Leftist leader Alexis Tsipras has been sworn in as Greece’s prime minister for the second time in nine months. His anti-austerity Syriza party won the parliamentary vote, albeit without securing a majority.
Tsipras took a civil oath on Monday, pledging to “uphold the constitution and laws” of the southern European country, struggling with a protracted debt crisis.
Syriza received 35.5 percent of the votes in the snap elections, whereas the conservative New Democracy party got 28. Only 57 percent of the electorate cast votes – the lowest turnout in recent Greek history.
To achieve the absolute majority necessary to govern – having fallen six seats short at 145 spots – Tsipras plans to form a coalition government with the small right-wing Independent Greeks party, which polled less than 4 percent of the vote.
Tsipras is expected to name his cabinet ministers on Wednesday.
Merkel’s phone call to Tsipras
German Chancellor Angela Merkel telephoned the Greek leader on Monday to congratulate him on his victory.
“The Chancellor and Alexis Tsipras exchanged views on the forthcoming special meeting of the European Council on Wednesday and on the bilateral issues to be discussed … and agreed on cooperating closely on the European policy issues,” read a statement released by the German government.
Earlier on Monday, the European Union also congratulated Tsipras on winning the elections, but said Greece should waste no time in implementing economic reforms attached to its international bailout.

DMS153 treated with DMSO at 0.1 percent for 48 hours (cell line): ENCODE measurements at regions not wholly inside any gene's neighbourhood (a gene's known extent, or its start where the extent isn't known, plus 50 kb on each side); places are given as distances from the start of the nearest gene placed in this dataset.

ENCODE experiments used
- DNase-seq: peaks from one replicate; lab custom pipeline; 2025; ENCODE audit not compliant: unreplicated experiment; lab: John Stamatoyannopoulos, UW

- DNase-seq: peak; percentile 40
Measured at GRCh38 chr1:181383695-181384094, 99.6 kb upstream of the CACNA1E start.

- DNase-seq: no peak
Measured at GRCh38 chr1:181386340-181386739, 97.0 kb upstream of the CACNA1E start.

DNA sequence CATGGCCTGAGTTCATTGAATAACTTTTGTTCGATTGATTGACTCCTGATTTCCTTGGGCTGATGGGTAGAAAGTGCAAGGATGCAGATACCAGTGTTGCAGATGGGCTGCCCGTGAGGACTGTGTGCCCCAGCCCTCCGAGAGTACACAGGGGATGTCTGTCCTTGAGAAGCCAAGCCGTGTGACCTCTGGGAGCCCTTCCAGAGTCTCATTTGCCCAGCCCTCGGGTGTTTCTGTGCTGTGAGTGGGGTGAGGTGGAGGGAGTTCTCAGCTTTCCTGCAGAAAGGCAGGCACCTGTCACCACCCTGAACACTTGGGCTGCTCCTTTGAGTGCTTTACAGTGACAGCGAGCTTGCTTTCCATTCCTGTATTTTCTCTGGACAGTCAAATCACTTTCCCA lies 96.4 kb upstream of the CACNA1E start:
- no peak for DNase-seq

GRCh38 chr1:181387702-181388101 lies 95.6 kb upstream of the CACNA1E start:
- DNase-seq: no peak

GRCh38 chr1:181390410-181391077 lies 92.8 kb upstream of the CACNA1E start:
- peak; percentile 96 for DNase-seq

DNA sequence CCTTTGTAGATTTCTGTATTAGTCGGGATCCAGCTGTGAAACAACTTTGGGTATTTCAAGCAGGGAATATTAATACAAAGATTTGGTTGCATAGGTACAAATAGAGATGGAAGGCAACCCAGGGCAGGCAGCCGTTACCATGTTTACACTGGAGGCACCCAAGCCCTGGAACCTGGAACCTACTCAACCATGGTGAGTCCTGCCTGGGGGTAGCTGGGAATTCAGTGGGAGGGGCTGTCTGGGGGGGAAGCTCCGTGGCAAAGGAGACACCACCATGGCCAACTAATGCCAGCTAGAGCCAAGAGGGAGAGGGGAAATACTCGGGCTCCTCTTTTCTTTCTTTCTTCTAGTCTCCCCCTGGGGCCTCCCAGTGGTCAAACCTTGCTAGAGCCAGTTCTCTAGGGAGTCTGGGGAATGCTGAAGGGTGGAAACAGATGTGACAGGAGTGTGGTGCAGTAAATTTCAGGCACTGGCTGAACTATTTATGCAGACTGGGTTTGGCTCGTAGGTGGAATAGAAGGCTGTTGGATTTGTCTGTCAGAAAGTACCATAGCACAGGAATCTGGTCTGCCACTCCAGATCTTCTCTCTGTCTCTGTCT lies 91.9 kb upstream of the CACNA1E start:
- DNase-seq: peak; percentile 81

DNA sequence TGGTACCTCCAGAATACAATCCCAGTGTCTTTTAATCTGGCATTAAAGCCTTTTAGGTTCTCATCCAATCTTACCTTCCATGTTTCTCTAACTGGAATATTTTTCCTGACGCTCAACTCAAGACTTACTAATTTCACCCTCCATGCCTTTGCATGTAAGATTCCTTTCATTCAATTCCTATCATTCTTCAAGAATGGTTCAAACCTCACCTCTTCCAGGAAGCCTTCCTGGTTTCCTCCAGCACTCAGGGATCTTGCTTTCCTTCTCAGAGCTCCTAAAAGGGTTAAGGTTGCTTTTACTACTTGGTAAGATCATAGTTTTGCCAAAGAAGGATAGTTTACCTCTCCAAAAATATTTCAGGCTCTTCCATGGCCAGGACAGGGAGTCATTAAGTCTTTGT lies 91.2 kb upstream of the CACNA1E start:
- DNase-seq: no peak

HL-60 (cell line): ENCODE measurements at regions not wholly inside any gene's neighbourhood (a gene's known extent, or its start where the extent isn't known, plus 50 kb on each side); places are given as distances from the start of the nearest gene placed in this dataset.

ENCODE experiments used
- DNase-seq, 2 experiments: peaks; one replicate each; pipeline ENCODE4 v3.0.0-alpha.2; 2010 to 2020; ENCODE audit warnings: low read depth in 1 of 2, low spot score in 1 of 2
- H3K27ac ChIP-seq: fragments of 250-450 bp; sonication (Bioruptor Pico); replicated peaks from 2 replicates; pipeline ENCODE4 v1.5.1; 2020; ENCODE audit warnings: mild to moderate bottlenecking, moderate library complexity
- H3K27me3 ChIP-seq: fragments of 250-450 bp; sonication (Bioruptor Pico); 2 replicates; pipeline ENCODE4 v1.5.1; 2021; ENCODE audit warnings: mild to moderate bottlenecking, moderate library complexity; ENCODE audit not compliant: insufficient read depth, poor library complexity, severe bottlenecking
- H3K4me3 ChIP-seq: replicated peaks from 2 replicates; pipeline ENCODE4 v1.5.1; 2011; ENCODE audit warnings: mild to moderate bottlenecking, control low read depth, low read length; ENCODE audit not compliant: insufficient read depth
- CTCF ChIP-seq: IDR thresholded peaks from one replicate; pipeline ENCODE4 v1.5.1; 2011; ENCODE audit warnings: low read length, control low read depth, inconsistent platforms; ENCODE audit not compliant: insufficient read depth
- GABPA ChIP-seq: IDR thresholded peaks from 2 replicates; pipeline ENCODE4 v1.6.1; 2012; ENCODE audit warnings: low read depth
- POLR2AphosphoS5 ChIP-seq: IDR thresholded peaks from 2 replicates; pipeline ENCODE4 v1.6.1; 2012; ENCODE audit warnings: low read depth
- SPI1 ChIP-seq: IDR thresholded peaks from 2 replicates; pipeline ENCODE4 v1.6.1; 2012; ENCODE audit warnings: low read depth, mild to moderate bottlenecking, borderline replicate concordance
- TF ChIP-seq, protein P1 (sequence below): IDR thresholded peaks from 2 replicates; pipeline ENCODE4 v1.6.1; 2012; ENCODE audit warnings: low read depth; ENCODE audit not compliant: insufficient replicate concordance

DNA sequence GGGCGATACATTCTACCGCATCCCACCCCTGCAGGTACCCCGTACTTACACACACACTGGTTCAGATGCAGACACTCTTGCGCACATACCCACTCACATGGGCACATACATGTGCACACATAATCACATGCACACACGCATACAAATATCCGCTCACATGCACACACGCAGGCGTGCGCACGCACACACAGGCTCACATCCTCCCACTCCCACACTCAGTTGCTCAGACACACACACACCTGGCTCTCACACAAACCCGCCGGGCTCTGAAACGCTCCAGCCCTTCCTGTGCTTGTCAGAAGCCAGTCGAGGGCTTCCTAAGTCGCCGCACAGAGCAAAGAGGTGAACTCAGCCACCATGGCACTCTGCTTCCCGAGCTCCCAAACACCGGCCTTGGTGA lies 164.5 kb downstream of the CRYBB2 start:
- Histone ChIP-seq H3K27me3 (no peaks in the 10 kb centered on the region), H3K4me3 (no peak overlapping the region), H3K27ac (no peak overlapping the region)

“The Commission congratulates Alexis Tsipras for his victory,” European Commission spokesman Margaritis Schinas told reporters in Brussels. “The new government will now have the mandate to carry out those reforms … There is a lot of work ahead and no time to lose.”
Tsipras on migrants
The Greek leader criticized the European Union’s handling of the ongoing refugee crisis after taking his oath of office and urged all member states to share the responsibility.
“Greece is a first reception country, and Europe has unfortunately not taken steps to protect reception countries from a [migration] wave which has taken on uncontrolled dimensions,” he said. “There is a need …that Europe deal with a global, a European problem and share the responsibility among all member states.”
Thousands of people are fleeing a civil war in Syria and heading to Europe via the Mediterranean. The arrival of these refugees has sparked major upheaval in Europe, with many governments imposing strict border checks to impede and manage the overflow of migrants.
EU leaders were due to discuss the crisis at an extraordinary summit on Wednesday.